When the stork asks the hyena why, the hyena admonishes it and suggests he look for Allah.

And so it goes – they discuss religion and the true nature of themselves as beasts.  Eventually, the stork comes to trust the hyena, and soon alights on the ground to discuss matters of great import (magic, Allah, man).  After a while the stork flies away, but hurts itself and is encouraged by the hyena to go to a nearby cave where they hyena lunges at the stork, ravages its neck, and leaves it for ten days, the better to eat as putrid carrion.

The story is told like a fable – it is a fable.  But fables are not always so connected to religion and the gifts that Allah has bestowed upon his creatures.  In this, both the stork and the hyena are cognisant of their natures while thankful to Allah for creating them so.  The stork is thoughtful but naive, whereas the hyena is presented as living entirely in the moment, aware that going to sleep and waking up alive is a luxury not always afforded to those hunted and hated by men.

The hyena is detatched and calm – not quite cold, and certainly not angry.  It exists because it was born and lived.  The hyena believes, it seems truly, in Allah, and praises him multiple times for what he has been given.  There is no anger in the death of the stork, though the hyena is satisfied with his ability to use his intellect to beat his opponent.  In this, he is more subtle and sophisticated than his prey, for all it may be worshipped by men.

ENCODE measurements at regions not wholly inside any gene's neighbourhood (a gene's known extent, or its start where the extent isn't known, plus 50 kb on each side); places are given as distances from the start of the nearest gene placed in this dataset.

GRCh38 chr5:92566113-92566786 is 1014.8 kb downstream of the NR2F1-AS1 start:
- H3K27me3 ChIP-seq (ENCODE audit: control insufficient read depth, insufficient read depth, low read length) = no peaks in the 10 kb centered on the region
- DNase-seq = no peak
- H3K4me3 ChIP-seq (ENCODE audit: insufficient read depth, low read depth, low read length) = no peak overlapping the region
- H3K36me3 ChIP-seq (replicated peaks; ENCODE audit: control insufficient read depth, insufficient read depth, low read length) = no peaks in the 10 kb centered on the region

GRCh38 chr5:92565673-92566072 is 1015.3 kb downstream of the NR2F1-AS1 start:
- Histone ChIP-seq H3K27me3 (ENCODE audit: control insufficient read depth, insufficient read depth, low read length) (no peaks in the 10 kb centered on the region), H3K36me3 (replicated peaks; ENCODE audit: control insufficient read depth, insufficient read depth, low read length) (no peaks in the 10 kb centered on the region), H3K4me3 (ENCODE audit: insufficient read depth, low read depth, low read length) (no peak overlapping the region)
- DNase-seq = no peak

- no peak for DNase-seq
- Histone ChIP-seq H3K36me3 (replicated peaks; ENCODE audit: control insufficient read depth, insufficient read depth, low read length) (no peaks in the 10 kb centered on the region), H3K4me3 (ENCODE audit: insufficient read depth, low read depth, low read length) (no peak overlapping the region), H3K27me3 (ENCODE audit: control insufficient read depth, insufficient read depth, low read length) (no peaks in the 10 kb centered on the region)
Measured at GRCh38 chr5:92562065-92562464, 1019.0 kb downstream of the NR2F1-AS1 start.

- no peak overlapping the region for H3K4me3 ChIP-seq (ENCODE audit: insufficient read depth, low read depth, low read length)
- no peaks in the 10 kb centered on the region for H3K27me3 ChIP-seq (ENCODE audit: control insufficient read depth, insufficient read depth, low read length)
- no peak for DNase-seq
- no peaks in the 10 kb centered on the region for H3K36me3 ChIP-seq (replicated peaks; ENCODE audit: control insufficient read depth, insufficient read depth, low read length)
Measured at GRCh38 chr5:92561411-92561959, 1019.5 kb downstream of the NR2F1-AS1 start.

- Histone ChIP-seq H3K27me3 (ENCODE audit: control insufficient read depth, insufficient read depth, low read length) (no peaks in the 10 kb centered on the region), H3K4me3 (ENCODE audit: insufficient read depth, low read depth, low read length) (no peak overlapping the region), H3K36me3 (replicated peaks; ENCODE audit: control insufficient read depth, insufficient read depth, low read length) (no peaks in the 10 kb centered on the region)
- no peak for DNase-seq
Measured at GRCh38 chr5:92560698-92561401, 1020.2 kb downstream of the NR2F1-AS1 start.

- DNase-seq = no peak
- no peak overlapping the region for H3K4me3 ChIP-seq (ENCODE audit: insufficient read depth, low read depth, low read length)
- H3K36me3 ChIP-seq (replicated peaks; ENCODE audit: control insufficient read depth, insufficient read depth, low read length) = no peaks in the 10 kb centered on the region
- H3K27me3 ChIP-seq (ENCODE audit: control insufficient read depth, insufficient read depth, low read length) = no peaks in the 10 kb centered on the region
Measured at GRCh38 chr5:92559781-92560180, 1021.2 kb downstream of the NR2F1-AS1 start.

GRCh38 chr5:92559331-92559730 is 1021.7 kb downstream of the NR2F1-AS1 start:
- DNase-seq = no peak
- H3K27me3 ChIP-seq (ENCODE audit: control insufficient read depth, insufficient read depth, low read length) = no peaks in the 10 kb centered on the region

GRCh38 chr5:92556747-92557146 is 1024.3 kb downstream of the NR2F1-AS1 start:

A saint and a sage?  Perhaps.  Synonyms for food?  Perhaps.  

The Hyena is a short story by American writer Paul Bowles

Author Paul Bowles
Title The Hyena (from Pages From Cold Point)
Nationality American
Publisher Zenith

See Also

United States of America

Greek literature – contemporary recommendations, and a confession

A day or so ago it became clear to me that I am woefully under-read when it comes to Greek literature, and particularly contemporary Greek literature. It’s an almost complete unknown to me, and I assume (or assumed) that Greek literature was reasonably minor on the world stage.

Appreciation goes to Damon Young (Twitter: @damonayoung) for helping me recognise this

I don’t really know where this idea came from. Unpacking it a little, it could perhaps relate to the idea that the Ancient Greeks were so influential and important that the language and its literature must be in a decline/decadent phase now. But I have no evidence to support this. Contemplating other languages around the world, and I don’t really share this feeling with any other – though perhaps slightly with Italian (for the same reason??). That said, I have read and own a lot more Italian literature, so this prejudice is vague and fading.